How To Jump Start A Battery

How to Jump Start a Car Battery

Whether it’s in the morning when you are heading to work or while you are driving on the highway, a dead battery can put a damper on your day. Performing essential car maintenance can reduce the chances of part failure but it’s bound to happen at some point. Luckily in most cases, you can quickly jump-start your battery in a matter of 15 minutes to get you back on the road. 

I’ve compiled some of my best tips on jumping a car safely and what you need to know to prepare for sudden battery failures. 

The Proper Way To Jump a Car

When working around your car’s battery, take special precautions to follow all manufacturer safety measures to keep you and your vehicle safe. The battery in your car holds a substantial amount of power that can cause serious injury if misused. To keep you and your car safe while jump-starting your vehicle, our experts put together a few tips to keep in mind:

  • Know the process—Read your owner’s manual to find out the proper jump starting procedures, especially for newer vehicles with sensitive electronics. The steps to jump-start your car’s battery may vary depending on which make and model you own.
  • Check for damage—Never jump-start a cracked, corroded, leaking, or visible damaged battery. This can cause significant damage to your vehicle and could even cause the battery to explode if not careful. Have stubborn corrosion on your battery? Use Diet Coke to clean off the remaining residue to get the best connection. If you’re still unsure of what to do, roadside assistance can tow you to a local repair shop to have a certified mechanic decide the best next steps. 
  • Keep positive and negative clips apart—When you go to jump-start a vehicle, keep the clips apart at all times, especially before you hook up the first battery.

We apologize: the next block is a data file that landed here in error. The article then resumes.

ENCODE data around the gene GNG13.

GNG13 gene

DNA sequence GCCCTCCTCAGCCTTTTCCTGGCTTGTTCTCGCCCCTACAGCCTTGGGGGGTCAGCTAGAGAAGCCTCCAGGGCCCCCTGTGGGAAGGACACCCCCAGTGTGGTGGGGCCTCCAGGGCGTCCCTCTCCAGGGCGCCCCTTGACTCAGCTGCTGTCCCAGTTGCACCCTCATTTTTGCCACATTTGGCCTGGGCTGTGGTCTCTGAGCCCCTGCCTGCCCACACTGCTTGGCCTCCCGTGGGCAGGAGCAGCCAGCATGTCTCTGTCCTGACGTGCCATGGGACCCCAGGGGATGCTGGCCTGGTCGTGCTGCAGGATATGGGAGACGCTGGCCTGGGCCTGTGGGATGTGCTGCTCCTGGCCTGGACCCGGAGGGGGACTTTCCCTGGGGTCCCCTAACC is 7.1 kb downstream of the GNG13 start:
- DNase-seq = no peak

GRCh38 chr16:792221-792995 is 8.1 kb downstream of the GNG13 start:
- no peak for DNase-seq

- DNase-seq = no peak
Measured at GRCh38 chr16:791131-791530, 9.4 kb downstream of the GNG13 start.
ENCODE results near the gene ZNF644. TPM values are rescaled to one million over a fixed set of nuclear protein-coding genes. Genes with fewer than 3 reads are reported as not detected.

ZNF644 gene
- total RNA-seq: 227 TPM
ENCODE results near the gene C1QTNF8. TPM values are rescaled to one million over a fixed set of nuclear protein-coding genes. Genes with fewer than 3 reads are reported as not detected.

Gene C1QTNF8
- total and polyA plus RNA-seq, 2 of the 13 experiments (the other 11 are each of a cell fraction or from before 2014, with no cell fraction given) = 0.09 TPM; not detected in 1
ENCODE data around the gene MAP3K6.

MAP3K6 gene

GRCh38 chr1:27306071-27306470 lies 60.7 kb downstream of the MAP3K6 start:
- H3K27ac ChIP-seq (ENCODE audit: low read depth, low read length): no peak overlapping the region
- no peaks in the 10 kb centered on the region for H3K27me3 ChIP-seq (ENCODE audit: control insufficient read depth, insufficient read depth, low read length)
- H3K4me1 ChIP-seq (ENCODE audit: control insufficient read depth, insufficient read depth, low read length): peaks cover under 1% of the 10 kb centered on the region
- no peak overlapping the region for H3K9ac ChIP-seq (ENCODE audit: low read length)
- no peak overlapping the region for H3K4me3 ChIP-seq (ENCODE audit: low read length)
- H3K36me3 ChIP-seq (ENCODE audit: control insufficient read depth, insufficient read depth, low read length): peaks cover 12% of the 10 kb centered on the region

How to Jump-Start a Car at Home

There are a couple of ways to jump-start your car in the comfort of your own home. If you have access to another vehicle, use jumper cables between the running car’s battery and your dead battery. If you do not have another vehicle to use, you can use a jump box or jump starter. These machines store enough energy to charge your battery up to starting voltage. To give you a better idea of how easy it is to jump-start a vehicle, here is a list of what you will need for each method.

Jump-Starting With Jumper Cables

  • Jumper Cables
  • Additional Car With Charged Battery

Jump-Starting With Jump Starter

  • Jump Box/Jump Starter

How To Jump Start a Car Using Jumper Cables

Jump starting a car using jumper cables is one of the quickest, quickest solutions to get you back on the road. Adding jumper cables to your emergency kit in your vehicle can help you in situations where your battery suddenly gives out.

How to Use Jumper Cables Safely

  1. Inspect the batteries in each vehicle to ensure both are in good condition, and one has enough voltage to power up your vehicle.
  2. Ensure both cars are off, in park or neutral, and have the parking brake on.
  3. Attach the alligator clips of the jumper cables to each battery in this order:
    • Red to dead—Connect the red alligator clip (positive) to the positive terminal on the dead battery.